Tuesday, September 26, 2017

Newfoundland and Labrador municipal elections today

Newfoundlanders and Labradorians head to the polls today to elect municipal governments across the province’s 276 municipalities. Up for election are municipal councils; mayors, councillors and in some cases deputy mayors.

Across the province...

Among the province’s largest communities (over 5000 people), only the Town of Clarenville is seeing its mayor re-elected with no opposition. However, two other towns over 5000 people will not have an election for mayor, as only one candidate stepped forward to replace an outgoing mayor. Former Tory MHA Terry French has been acclaimed as mayor of Conception Bay South and town councillor Craig Scott has been acclaimed as mayor of Torbay. 

Municipalities on Newfoundland
Municipalities of Labrador

In addition to Conception Bay South and Torbay, the municipalities of Gander, Happy Valley-Goose Bay, Labrador City, Mount Pearl, Portugal Cove-St. Philip's and St. John's will all definitely be getting new mayors, as their incumbent mayors are not running for re-election. In Labrador City, they've switched voting systems, so that there will no longer be a direct election for mayor at all. Instead, voters there will get up to seven votes to elect the seven members of town council, and the candidate with the most votes of those seven will be elected mayor.

Most communities in the province elect their councils on an at-large basis, with no municipal ward system. In fact, only two municipalities have municipal wards: St. John’s and Conception Bay South. St. John’s has five municipal wards, and Conception Bay South has four.  In both cases, these wards elect one member of council, but both cities also have at-large councillors elected across the city, who do not stand in one particular ward.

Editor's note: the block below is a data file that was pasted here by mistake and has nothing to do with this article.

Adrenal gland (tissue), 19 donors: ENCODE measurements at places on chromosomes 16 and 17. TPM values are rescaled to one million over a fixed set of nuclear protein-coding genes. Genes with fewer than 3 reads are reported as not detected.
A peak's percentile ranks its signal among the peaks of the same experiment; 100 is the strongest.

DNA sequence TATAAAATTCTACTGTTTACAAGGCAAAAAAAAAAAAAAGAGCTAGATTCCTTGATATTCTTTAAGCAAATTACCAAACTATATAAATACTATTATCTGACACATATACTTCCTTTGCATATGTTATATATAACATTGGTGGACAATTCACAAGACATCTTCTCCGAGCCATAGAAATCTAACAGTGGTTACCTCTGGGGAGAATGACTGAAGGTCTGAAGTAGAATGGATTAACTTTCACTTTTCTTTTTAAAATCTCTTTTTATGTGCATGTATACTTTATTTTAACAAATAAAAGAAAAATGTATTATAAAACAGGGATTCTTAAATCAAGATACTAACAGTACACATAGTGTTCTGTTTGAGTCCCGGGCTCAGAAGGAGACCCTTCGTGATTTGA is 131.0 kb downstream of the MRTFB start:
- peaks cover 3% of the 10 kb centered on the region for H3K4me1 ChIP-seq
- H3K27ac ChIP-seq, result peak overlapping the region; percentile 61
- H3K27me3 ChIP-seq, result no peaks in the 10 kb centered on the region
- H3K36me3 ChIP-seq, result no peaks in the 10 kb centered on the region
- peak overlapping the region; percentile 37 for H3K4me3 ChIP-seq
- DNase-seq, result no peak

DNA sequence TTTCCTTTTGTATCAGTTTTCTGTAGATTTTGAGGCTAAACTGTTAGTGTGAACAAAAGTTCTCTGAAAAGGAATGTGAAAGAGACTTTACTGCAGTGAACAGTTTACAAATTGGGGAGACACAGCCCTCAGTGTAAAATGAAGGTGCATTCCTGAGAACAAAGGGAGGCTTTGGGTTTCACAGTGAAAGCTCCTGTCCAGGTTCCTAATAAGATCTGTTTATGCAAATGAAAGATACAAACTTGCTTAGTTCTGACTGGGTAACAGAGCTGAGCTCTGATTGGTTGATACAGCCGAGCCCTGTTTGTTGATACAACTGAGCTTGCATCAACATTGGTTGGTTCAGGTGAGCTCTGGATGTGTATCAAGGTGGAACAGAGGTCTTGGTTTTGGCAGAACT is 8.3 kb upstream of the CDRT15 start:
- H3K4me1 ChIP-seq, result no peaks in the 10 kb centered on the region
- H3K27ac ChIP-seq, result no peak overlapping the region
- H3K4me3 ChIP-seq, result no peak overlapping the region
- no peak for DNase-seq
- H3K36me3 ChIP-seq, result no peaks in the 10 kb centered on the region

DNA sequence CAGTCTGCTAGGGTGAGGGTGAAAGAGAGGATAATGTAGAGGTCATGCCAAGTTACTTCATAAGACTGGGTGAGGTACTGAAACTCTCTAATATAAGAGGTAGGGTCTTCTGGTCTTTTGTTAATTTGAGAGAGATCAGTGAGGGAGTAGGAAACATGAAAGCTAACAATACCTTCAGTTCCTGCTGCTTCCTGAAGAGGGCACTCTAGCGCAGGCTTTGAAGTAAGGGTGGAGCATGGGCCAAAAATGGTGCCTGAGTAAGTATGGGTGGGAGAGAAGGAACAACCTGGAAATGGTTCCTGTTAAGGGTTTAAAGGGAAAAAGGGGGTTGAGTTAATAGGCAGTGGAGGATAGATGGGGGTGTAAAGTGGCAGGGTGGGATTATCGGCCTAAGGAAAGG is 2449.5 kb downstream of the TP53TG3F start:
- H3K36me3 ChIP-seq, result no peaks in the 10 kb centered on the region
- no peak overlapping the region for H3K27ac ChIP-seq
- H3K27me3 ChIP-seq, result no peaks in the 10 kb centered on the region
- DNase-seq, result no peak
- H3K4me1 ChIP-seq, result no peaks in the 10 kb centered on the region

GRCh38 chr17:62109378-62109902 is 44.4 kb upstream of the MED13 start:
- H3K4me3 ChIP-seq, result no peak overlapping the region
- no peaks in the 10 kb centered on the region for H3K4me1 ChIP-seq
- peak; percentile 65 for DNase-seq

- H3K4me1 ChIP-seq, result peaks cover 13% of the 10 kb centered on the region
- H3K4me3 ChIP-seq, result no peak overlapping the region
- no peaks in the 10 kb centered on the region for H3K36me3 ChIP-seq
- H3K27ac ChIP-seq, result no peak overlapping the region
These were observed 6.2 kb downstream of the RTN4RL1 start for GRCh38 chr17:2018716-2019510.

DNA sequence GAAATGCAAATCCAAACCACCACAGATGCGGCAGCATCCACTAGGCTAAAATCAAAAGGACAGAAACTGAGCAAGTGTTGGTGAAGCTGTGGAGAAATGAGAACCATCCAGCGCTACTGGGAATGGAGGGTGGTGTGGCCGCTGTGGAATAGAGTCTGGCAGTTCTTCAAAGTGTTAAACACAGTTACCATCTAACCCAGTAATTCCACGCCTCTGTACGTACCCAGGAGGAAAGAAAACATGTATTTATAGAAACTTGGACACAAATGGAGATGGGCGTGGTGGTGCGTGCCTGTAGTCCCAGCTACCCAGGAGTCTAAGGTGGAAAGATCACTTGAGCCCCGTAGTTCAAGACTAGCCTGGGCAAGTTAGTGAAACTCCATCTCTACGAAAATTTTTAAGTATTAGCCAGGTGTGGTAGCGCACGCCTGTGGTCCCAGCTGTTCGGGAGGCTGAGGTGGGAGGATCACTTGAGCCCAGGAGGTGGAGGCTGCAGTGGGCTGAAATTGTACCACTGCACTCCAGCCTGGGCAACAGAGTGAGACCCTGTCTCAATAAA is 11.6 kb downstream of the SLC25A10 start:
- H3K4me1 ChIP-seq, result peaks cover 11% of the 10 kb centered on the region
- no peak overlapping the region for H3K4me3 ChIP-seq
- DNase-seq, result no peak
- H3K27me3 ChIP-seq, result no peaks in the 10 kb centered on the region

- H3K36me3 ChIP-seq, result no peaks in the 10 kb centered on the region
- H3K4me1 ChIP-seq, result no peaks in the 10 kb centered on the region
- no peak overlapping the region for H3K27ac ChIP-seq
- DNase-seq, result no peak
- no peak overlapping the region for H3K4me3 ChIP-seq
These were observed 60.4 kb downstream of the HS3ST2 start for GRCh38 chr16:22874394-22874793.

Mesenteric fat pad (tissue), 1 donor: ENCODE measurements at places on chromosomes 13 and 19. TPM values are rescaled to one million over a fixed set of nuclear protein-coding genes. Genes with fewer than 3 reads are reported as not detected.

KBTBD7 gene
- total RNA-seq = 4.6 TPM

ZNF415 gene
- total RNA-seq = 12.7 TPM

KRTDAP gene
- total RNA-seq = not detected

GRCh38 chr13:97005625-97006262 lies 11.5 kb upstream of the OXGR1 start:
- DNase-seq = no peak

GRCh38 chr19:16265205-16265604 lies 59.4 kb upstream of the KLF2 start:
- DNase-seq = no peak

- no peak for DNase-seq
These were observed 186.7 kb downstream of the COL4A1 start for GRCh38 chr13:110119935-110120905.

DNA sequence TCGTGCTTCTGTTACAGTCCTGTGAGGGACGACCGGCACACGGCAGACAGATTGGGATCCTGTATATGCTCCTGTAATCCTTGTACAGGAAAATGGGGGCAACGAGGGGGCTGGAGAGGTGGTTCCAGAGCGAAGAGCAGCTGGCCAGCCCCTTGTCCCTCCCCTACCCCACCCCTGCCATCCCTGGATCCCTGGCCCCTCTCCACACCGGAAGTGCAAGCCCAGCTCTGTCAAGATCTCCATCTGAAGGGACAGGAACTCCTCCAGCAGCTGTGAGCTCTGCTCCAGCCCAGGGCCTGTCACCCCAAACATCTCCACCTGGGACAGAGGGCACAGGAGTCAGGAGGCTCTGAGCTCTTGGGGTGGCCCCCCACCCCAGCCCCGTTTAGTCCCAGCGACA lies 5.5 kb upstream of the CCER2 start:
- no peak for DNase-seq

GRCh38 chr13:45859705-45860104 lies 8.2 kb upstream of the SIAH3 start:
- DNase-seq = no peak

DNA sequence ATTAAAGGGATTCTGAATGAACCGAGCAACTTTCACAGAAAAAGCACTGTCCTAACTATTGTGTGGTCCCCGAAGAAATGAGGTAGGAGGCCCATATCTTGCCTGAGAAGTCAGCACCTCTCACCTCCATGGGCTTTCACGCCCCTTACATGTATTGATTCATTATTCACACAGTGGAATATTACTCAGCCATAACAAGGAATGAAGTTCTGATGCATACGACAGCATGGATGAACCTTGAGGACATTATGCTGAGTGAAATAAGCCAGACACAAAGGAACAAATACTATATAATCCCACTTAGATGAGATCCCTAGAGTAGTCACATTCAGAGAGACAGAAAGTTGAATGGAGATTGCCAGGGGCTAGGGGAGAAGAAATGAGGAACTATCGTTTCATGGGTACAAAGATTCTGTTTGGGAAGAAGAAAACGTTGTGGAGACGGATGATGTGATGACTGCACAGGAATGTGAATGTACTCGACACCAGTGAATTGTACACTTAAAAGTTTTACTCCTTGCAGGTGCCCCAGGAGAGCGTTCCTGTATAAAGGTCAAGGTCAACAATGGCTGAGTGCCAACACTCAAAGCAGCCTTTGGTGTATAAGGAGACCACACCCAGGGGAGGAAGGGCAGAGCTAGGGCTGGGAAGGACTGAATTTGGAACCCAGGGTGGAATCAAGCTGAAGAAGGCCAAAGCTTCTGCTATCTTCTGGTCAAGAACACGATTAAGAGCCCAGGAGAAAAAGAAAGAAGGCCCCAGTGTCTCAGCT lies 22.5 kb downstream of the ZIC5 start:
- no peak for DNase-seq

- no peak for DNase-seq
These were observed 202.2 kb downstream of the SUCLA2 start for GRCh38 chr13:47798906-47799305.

St. John's

As St. John’s is by far the largest city in the province, and the province’s capital, most of my focus on today’s municipal elections will be there. St. John’s has an 11 member city council consisting of the mayor, deputy mayor, five councillors elected from each of the five city wards, and four councillors elected on an at-large basis. Both the mayor and deputy mayor positions are elected at-large as well.

St. John's mayoral candidates

The race for mayor of St. John's could be quite interesting, as incumbent mayor Dennis O'Keefe is not running for re-election. The race to replace him is between three candidates: former mayor Andy Wells, city councillor Danny Breen and community activist Renee Sharpe.

Wells, a former union negotiator, served as mayor of St. John's from 1997 until resigning amidst controversy in 2008, after being appointed as chair of the provincial public utilities board. He had initially refused to resign after his appointment. While he was mayor, he was known for his numerous scandals and outspoken, abrasive personality. He decided to run for mayor after being suspended from his position with the public utilities board due to criticizing the St. John's City Council using a government email.

Danny Breen has served on St. John's City Council since 2009, representing Ward 1. He was re-elected in 2013 without opposition. Breen is seen as a contrast to Wells, being non-confrontational and consensus building. He is a Tory; he ran for the Progressive Conservative Party in a 2014 by-election in Virginia Waters, losing to Liberal Cathy Bennett.